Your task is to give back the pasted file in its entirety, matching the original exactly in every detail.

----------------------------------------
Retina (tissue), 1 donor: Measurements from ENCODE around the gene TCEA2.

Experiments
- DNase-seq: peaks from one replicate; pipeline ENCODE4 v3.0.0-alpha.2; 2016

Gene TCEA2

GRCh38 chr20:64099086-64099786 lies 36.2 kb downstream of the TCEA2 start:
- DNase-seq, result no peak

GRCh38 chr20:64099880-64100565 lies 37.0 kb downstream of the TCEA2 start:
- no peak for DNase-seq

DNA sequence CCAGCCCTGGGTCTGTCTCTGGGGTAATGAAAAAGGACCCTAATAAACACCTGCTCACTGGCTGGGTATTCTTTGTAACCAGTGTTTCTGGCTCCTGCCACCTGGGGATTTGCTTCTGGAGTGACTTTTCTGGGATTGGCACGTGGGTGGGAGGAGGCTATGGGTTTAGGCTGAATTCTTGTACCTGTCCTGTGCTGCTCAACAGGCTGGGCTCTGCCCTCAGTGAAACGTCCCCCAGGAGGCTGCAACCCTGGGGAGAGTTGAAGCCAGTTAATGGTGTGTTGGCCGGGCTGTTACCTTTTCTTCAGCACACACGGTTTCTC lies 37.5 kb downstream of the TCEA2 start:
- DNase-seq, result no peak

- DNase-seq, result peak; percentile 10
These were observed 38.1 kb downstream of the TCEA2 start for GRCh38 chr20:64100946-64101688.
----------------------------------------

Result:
Retina (tissue), 1 donor: Measurements from ENCODE around the gene TCEA2.

Experiments
- DNase-seq: peaks from one replicate; pipeline ENCODE4 v3.0.0-alpha.2; 2016

Gene TCEA2

GRCh38 chr20:64099086-64099786 lies 36.2 kb downstream of the TCEA2 start:
- DNase-seq, result no peak

GRCh38 chr20:64099880-64100565 lies 37.0 kb downstream of the TCEA2 start:
- no peak for DNase-seq

DNA sequence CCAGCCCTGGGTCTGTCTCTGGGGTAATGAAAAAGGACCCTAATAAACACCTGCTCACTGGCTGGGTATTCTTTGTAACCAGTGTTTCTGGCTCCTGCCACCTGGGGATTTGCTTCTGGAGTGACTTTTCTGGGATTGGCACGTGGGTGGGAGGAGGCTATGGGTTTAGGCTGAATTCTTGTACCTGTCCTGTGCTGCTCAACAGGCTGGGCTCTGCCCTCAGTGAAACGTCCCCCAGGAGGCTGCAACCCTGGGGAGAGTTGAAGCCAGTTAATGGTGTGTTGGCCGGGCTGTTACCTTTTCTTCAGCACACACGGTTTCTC lies 37.5 kb downstream of the TCEA2 start:
- DNase-seq, result no peak

- DNase-seq, result peak; percentile 10
These were observed 38.1 kb downstream of the TCEA2 start for GRCh38 chr20:64100946-64101688.